“There are huge pressures in terms of energy, food security and the health system in the UK, so there’s a lot of competing concerns. Trying to get attention paid by the government and enough ambition brought to bear to tackle the biodiversity crisis is really key because, like the climate crisis, it’s on a ticking clock. We don’t have forever to fix it. 

“Nearly half of our species in the UK are declining and we’re losing important habitat hand over fist. We don’t have long in which to try and turn it around, so I think that that is a big challenge facing us as a charity.”

Rethinking staff pay during the cost-of-living crisis

Speight says the charity is doing several things to help its staff through the cost-of-living crisis. 

It provided a one-off payment to staff earning under £35,000 last year with an option to opt in or out, and around 90% took the money. 

The charity also has a mental wellbeing program called RSP Be Well – a pun Speight emphasises that she did not come up with herself. 

Generally, Speight says one of the most important things a CEO or senior professional in a charity can do for its staff is to listen to them and to talk about issues openly. Making sure pay rises keep pace with rampant inflation is another pressure, Speight adds. 

“We had a whole beautiful pay roadmap that was designed for five years and set out what increases we thought we would be making, but we’ve had to tear that up and think again because we've got to respond to that.

“You can't just ignore that sort of pressure. It's really tough for people and it behoves us as leaders of a big organisation to be taking that really seriously, and to be doing what we can whenever we can.” 

‘An incentive to think about the future’

RSPB saw a “little dip” in membership numbers as rising energy prices were announced, money from which makes up about a third of the charity’s income.

Despite this financial impact, Speight says one of her mottos is to “never waste a crisis”. She feels the charity can use the situation to improve its processes.

“As well as it being immediately threatening, it’s a good incentive to really think about the future.”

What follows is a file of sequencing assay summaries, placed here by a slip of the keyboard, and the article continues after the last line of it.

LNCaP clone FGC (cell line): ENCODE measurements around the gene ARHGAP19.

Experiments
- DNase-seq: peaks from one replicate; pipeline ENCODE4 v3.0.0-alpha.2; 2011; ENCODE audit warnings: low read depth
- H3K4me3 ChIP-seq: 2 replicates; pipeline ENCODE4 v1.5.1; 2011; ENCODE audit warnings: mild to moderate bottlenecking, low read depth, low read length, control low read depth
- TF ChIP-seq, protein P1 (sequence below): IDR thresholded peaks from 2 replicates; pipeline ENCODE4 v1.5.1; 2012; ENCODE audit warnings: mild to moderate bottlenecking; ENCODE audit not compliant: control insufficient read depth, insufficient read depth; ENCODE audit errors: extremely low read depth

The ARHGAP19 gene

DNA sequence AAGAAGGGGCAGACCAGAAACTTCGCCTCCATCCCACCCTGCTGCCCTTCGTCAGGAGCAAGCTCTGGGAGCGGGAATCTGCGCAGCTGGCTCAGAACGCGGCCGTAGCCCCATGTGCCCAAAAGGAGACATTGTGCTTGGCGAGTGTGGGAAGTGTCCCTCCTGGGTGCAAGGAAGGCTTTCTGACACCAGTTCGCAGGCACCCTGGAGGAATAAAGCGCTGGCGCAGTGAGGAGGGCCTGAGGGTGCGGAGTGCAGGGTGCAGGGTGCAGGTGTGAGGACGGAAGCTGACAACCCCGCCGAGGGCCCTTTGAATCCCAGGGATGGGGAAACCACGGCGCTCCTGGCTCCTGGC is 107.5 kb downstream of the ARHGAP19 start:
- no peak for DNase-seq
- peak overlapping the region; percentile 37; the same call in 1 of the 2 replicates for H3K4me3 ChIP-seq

RSPB aims to work hard to retain its existing membership, but also to consider initiatives for future membership models.

The charity is thinking of ways to incentivise new groups of people into nature conservation, Speight says, to improve its work on diversity and inclusion. She is especially keen to attract more younger people. 

While diversity at RSPB has improved since she took up the post, Speight says the charity can do more to attract people to conservation, .

“We just need more of it, because otherwise we will fail in our cause, as part of our cause is to reach out to everybody and help people understand the natural world.”

Speight quotes Senegalese forestry engineer Baba Dioum to illustrate her point: “In the end, we will only conserve what we love, and we will love only what we understand.”

‘The world is still turning’

When the pressures of leading a charity become stressful, Speight says she often looks after her own mental health by going out in nature. 

“It helps when you see something beautiful, like a beautiful bird or a tree coming into leaf or a sign of spring and you just think: ‘the world is still turning’.

“I think there is definitely something in that when you connect with nature. You will feel yourself as part of that bigger kind of life force and I think that's really important.”

You can feel like this as part of an organisation like RSPB as well, Speight says. “You’re part of an ecosystem.”